The Appellate Division said that it was not whether the information sought was compiled by medically qualified personnel or whether the information was a technical appraisal of a person's medical past but rather whether the information
constitutes medical history, the disclosure of which would be an unwarranted invasion of personal privacy. Presumably this includes information supplied by the applicant himself or herself or by any lay person that may be include in the individual's personal record.

 The Freedom of Information Law does not require that an agency bar the public's access to certain types of public records or certain material that may be contained in those records. It, instead, allows the agency to exercise its discretion with respect to refusing access to certain records, or portions of those records that would otherwise be available to the public under the Freedom of Information Law.

Public Personnel Law E-books

The Discipline Book - A concise guide to disciplinary actions involving public employees in New York State set out in a 700 page e-book. For more information click on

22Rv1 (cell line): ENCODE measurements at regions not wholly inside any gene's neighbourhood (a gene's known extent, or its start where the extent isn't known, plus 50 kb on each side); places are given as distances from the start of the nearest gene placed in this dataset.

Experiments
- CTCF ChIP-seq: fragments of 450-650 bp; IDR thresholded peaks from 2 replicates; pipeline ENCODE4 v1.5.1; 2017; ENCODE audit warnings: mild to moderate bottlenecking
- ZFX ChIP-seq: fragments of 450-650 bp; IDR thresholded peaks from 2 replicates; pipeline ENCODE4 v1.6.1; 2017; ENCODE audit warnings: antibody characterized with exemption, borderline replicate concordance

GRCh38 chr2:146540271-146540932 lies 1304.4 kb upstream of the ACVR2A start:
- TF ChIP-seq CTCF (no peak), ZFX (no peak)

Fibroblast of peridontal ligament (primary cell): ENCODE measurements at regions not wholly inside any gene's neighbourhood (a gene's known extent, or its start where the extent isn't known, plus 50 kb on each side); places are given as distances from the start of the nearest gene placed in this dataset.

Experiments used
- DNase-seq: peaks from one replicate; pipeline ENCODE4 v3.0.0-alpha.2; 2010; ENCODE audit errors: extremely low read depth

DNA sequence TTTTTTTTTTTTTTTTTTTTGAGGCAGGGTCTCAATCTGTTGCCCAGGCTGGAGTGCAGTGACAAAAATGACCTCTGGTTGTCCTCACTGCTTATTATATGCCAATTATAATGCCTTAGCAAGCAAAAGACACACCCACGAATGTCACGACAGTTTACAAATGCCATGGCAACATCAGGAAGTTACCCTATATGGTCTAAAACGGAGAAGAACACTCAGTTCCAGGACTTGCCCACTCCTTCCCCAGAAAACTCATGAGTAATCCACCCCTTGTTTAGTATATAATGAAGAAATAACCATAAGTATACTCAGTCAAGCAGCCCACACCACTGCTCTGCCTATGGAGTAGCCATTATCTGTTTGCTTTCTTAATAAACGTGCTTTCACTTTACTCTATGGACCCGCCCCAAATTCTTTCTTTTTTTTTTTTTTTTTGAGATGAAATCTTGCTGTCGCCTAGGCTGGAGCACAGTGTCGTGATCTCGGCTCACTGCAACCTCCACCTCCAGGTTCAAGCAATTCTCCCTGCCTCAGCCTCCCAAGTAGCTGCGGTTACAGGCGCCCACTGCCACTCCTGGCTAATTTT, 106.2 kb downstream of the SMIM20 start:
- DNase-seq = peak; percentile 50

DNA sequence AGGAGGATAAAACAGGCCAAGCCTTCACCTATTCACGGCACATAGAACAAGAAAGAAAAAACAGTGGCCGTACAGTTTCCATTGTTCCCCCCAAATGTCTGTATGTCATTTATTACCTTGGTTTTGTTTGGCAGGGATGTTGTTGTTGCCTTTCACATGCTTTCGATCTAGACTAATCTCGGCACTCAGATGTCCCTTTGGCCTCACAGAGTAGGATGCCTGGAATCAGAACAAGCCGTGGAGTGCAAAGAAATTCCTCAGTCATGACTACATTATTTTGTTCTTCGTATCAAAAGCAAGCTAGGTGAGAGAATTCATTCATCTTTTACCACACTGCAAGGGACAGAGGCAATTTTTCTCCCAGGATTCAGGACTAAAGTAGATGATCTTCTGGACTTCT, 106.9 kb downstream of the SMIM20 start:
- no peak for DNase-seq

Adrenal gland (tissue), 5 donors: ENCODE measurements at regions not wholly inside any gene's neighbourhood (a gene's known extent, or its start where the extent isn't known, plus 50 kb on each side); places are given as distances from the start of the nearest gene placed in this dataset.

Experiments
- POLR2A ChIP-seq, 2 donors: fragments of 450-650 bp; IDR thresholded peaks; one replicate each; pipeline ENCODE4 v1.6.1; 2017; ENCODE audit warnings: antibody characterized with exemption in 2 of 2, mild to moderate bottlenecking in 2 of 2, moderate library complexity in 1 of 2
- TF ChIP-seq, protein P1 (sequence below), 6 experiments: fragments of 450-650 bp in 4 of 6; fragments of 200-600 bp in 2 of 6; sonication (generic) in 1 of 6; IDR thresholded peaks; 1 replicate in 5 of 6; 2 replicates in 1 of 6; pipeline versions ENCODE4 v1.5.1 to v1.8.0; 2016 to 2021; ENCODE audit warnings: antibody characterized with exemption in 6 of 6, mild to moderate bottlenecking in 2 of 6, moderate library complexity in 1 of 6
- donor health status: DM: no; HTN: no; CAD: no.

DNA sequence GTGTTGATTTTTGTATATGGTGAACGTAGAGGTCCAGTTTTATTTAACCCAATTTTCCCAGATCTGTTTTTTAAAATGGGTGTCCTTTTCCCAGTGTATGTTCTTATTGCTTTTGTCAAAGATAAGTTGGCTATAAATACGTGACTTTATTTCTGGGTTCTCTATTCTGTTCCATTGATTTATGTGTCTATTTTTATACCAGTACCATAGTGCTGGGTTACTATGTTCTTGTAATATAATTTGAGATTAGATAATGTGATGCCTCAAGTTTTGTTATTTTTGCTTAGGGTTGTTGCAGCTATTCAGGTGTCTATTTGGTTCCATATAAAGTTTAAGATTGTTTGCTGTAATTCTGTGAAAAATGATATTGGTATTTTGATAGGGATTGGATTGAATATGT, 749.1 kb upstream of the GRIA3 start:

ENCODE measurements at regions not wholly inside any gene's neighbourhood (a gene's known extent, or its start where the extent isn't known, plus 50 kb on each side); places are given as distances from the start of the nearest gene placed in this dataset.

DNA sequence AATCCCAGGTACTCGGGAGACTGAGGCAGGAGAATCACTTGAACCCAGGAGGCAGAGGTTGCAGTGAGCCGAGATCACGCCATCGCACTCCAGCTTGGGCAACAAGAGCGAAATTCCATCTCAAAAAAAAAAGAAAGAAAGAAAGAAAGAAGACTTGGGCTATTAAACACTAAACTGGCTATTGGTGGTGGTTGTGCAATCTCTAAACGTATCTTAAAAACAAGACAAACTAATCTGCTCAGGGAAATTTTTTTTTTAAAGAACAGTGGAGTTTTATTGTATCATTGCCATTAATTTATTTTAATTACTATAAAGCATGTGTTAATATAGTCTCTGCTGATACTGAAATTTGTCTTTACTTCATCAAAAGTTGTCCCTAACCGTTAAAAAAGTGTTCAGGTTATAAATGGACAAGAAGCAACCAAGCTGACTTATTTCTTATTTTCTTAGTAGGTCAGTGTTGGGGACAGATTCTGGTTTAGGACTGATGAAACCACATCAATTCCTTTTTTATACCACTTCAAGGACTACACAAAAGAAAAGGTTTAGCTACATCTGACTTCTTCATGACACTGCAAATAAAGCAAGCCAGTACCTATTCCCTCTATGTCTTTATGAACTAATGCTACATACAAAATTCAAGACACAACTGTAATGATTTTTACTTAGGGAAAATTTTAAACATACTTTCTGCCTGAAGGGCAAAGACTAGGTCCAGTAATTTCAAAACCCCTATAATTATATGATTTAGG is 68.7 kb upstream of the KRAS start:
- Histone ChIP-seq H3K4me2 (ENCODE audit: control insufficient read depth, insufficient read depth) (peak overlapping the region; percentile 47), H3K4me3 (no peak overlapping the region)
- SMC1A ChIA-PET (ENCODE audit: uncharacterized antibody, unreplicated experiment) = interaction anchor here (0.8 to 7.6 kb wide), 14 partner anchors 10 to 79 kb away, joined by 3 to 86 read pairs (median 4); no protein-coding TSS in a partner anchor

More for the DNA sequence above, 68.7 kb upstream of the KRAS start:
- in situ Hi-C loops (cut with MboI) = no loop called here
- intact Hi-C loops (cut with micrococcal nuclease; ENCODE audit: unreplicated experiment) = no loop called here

A Reasonable Disciplinary Penalty Under the Circumstances - A 442-page e-book focusing on determining an appropriate disciplinary penalty to be imposed on an employee in the public service in instances where the employee has been found guilty of misconduct or incompetence. Now available in two formats - as a large, paperback print edition and as an e-book. For more information click on

The Layoff, Preferred List and Reinstatement Manual - A 645 page e-book reviewing the relevant laws, rules and regulations, and selected court and administrative decisions. For more information click on

Disability Leave for fire, police and other public sector personnel - A 1098 page e-book focusing on disability benefits available to public officers and employees employed by New York State and its political subdivisions. For more information click on